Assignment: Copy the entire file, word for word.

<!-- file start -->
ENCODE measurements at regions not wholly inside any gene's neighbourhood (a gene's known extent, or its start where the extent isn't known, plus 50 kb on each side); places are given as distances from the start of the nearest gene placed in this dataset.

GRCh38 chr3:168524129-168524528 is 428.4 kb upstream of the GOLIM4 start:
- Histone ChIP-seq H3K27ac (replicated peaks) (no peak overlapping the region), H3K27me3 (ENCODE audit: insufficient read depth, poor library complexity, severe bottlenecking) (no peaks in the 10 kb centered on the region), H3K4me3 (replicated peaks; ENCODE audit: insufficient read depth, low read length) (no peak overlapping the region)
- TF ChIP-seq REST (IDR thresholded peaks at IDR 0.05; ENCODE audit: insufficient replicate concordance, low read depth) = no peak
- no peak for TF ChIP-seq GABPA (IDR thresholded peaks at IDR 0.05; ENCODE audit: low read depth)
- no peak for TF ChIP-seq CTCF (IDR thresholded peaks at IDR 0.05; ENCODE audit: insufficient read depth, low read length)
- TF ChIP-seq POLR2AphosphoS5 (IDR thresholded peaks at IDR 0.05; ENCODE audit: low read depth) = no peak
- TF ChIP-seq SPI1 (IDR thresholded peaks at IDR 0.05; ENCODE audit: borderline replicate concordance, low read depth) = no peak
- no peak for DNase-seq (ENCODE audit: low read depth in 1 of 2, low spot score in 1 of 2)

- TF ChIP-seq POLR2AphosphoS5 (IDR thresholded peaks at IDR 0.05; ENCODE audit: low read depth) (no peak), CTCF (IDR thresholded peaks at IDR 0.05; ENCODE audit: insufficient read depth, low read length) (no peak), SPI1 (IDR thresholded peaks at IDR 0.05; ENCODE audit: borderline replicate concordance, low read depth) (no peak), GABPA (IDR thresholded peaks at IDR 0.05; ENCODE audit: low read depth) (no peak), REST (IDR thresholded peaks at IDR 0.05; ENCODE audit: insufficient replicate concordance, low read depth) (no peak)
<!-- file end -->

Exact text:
ENCODE measurements at regions not wholly inside any gene's neighbourhood (a gene's known extent, or its start where the extent isn't known, plus 50 kb on each side); places are given as distances from the start of the nearest gene placed in this dataset.

GRCh38 chr3:168524129-168524528 is 428.4 kb upstream of the GOLIM4 start:
- Histone ChIP-seq H3K27ac (replicated peaks) (no peak overlapping the region), H3K27me3 (ENCODE audit: insufficient read depth, poor library complexity, severe bottlenecking) (no peaks in the 10 kb centered on the region), H3K4me3 (replicated peaks; ENCODE audit: insufficient read depth, low read length) (no peak overlapping the region)
- TF ChIP-seq REST (IDR thresholded peaks at IDR 0.05; ENCODE audit: insufficient replicate concordance, low read depth) = no peak
- no peak for TF ChIP-seq GABPA (IDR thresholded peaks at IDR 0.05; ENCODE audit: low read depth)
- no peak for TF ChIP-seq CTCF (IDR thresholded peaks at IDR 0.05; ENCODE audit: insufficient read depth, low read length)
- TF ChIP-seq POLR2AphosphoS5 (IDR thresholded peaks at IDR 0.05; ENCODE audit: low read depth) = no peak
- TF ChIP-seq SPI1 (IDR thresholded peaks at IDR 0.05; ENCODE audit: borderline replicate concordance, low read depth) = no peak
- no peak for DNase-seq (ENCODE audit: low read depth in 1 of 2, low spot score in 1 of 2)

- TF ChIP-seq POLR2AphosphoS5 (IDR thresholded peaks at IDR 0.05; ENCODE audit: low read depth) (no peak), CTCF (IDR thresholded peaks at IDR 0.05; ENCODE audit: insufficient read depth, low read length) (no peak), SPI1 (IDR thresholded peaks at IDR 0.05; ENCODE audit: borderline replicate concordance, low read depth) (no peak), GABPA (IDR thresholded peaks at IDR 0.05; ENCODE audit: low read depth) (no peak), REST (IDR thresholded peaks at IDR 0.05; ENCODE audit: insufficient replicate concordance, low read depth) (no peak)